Common Core is pushing for students to use a variety of strategies to solve problems and also to have students be able to explain how they found their answer. 

This is just a sample of what you might get from a student.  With this format you can easily see if the student gets it, or really has no idea.  Sometimes they have the wrong answer, but their thinking was spot on.

Other times they have the correct answer, but have no idea how they got it. (Usually a friend told them).

I think this format will really slow some of my students down and make them think a little deeper as to how and why they got their answer. With daily practice I am hoping that their problem solving skills will improve and that this process becomes second nature.

I created these word problems so that students would practice a variety of skills.  They include 1 and 2 step word problems and cover 4 different Common Core standards.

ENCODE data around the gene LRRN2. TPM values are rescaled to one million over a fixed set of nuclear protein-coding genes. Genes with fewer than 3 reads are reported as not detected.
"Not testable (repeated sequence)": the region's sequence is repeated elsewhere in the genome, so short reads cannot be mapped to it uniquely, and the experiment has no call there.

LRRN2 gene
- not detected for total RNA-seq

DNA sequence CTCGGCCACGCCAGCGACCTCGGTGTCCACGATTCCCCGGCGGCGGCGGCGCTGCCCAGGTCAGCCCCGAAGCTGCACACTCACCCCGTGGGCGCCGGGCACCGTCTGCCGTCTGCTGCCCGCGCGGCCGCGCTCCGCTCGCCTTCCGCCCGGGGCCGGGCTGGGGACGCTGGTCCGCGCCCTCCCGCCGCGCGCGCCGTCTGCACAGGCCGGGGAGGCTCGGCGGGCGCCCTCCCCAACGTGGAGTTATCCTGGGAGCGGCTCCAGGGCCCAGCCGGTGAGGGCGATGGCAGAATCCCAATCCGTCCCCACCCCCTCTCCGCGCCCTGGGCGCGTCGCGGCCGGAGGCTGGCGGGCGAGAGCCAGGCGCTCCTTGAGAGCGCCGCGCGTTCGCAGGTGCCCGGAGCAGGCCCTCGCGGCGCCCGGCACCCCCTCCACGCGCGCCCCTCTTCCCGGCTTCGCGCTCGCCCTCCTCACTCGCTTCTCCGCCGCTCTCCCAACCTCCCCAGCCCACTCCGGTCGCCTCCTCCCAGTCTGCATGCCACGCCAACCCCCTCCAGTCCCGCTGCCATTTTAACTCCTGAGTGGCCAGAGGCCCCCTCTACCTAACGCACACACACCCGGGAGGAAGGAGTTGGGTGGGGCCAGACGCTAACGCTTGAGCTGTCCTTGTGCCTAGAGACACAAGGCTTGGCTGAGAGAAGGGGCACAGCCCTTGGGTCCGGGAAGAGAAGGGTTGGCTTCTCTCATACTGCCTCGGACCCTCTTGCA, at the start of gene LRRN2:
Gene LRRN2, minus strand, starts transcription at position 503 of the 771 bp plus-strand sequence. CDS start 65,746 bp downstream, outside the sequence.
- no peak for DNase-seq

Each page has two different word problems. These can easily be copied and placed in a binder, cut in half and made into a little booklet for the month, or glued into their math journals.  

These are on sale today in my TpT store.

If you like this format you can use this  freebie template  with your own kiddos. Just click on the picture to download from Google Docs.



How do you teach word problems?  Do you have anchor charts or posters? Do your students write out the steps?  I would love to hear about what you do in your class.



15 comments

  1. oooh.... word problems....the worst part about math - ha!! these look great, I'm gonna go check them out!
    Jen
    The Teacher’s Cauldron

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  2. In the past I have used anchor charts, I even had a whole bulletin board devoted to key words to help decide the operation and solve problems. I love these because all the steps are right on the page , magic !! My favourite kid quote is " I know because I know it".....well it actually drives me crazy, they say it all the time !

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  3. I'm reading Share & Compare by Larry Buschman.

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    1. I will have to check that out Stacia.